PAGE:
Avi Rubin, professor of computer science at The Johns Hopkins University and director of the school’s Health and Medical Security Lab, which was established with funding from the Office of the National Coordinator for Health Information Technology, has been closely following the WannaCry cyberattack. The prominent healthcare cybersecurity expert spoke with sister publication Health Data Management on why providers are vulnerable and the steps they should take to protect themselves from future hacks.

Avi Rubin
Avi Rubin

Health Data Management: The origins of the WannaCry ransomware was the U.S. National Security Agency, correct?

Avi Rubin: It was a hacking tool leaked out with the Edward Snowden materials.


HDM: Is it fair to say that different variants of the NSA tool are now being propagated?

Rubin: People are creating the variants. I don’t think it is happening automatically.


HDM: What can healthcare organizations do to protect themselves from the ransomware, such as updating their Microsoft Windows computers, particularly those running Windows XP?

Rubin: I don’t think that anybody who was on top of their security fell victim to this. This affected people who were late to patch. There are actually legitimate reasons to wait to patch your systems. But updating your Microsoft operating system is something that should be done relatively quickly. I don’t think waiting two months is reasonable. Anybody who patched their Windows system in the last two months would not have been vulnerable to this.

A lot of healthcare systems are running older versions of Windows that are no longer supported by Microsoft, such as XP. Those were extremely vulnerable because they had their systems running for a long time without updates. Microsoft issued an emergency patch over the weekend addressing this situation for those people. You don’t hear about any of the top names in the financial industry having been hit with this because those guys usually put a lot of effort and funding into security and so were up to date and not vulnerable.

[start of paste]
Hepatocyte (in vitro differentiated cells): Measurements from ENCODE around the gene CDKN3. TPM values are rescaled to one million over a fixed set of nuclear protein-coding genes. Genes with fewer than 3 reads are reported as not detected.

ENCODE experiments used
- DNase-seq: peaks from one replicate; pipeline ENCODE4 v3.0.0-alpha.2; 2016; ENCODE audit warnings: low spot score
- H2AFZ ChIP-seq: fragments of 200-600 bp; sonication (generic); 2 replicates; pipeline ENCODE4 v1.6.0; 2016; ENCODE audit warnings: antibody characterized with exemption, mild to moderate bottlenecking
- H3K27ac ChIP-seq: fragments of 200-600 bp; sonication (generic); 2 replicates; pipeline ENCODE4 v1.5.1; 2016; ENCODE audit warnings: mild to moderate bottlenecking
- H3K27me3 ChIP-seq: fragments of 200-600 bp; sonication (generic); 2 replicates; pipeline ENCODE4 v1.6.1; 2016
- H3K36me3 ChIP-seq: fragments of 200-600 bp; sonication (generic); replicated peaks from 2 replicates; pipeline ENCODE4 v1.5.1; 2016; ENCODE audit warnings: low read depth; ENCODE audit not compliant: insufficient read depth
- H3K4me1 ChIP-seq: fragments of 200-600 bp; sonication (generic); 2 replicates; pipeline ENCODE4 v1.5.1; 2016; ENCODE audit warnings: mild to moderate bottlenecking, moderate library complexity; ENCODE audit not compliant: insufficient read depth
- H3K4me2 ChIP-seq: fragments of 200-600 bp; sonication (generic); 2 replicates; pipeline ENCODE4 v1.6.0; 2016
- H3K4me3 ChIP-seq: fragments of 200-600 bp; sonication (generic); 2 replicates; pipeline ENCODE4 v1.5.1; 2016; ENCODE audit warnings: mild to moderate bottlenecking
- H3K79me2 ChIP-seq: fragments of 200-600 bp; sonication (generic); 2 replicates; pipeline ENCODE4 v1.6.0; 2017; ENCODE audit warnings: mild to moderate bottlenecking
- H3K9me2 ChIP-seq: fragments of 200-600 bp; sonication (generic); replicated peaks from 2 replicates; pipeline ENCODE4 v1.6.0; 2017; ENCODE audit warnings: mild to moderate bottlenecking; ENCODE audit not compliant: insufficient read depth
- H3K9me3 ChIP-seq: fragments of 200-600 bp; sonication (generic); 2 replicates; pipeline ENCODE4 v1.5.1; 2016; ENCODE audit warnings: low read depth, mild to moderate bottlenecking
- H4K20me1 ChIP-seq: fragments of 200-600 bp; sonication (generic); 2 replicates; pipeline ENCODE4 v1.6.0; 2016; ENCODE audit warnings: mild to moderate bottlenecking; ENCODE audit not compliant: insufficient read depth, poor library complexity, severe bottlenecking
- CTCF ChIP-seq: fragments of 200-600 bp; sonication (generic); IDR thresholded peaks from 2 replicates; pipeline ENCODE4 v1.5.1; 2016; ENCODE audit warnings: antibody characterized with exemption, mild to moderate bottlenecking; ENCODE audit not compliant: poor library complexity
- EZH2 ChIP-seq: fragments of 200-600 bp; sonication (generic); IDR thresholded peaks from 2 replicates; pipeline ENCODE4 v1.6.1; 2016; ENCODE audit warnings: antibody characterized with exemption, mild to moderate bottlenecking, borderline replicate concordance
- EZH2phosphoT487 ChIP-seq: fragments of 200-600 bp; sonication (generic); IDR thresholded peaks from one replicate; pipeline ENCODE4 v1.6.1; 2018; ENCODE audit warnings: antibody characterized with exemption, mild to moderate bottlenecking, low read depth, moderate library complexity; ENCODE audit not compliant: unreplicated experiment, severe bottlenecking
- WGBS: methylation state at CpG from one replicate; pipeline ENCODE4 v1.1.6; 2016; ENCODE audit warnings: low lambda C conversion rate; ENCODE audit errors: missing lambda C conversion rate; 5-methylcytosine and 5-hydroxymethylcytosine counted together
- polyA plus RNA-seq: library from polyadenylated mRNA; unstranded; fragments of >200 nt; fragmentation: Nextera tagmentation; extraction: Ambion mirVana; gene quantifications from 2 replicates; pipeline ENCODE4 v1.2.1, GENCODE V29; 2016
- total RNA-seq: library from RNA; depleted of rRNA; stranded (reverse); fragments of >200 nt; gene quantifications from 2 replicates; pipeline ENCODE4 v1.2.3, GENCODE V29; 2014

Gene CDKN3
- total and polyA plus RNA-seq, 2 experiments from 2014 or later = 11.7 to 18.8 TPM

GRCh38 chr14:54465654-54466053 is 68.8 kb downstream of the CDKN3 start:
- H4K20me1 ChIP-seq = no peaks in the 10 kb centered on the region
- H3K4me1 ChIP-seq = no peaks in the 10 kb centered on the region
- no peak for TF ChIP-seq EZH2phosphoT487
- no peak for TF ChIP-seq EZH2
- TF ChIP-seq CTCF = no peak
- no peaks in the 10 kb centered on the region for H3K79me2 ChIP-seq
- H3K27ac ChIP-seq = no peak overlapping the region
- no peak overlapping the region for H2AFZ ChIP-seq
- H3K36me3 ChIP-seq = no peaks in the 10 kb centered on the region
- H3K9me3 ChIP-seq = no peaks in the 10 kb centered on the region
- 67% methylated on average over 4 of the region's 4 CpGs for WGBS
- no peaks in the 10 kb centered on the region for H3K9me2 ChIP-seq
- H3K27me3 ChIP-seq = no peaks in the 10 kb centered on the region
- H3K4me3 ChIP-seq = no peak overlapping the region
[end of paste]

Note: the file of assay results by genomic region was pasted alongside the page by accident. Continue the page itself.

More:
HDM: So healthcare organizations should still back up their data?

Rubin: Definitely. I think having backups of your data is the best response to the ransomware threat, because if you have data backed up, there is no need to pay someone ransom in the first place—as long as your backups are current.


HDM: For those that find themselves victims of ransomware, do you recommend that they pay the ransom?

Rubin: I wrote a blog on Saturday about this topic. The bottom line is that I don’t think you should pay.

First, you are funding the bad guys when you pay and are legitimizing their business model. Second, there is no guarantee that the attackers will actually restore your files or that they won't demand more money the next day. Whenever you succumb to these threats in any context, you risk further abuse. My general philosophy is to take the immediate loss and figure out how to move forward without paying any ransom.

However, having said that, I can definitely foresee circumstances where something would be so valuable to me that any chance that I had of getting it back, I would take it. It’s so easy for me, not currently a victim, to say you shouldn’t pay. For instance, what if a patient comes into an emergency room with a life-threatening situation, and staff couldn’t log into ER computers, but they are told by a ransomware screen that if they pay $500 they will be let into the system. Do you pay it in order to save that person’s life?


HDM: Is there any silver lining to this situation with the WannaCry ransomware?

Rubin: I would say that we’re fortunate that the people who perpetrated this seem to be pretty incompetent, and they may have done us all a favor because the vulnerability is there, and now it’s being fixed. If they were more talented and serious attackers, the damage could have been much worse.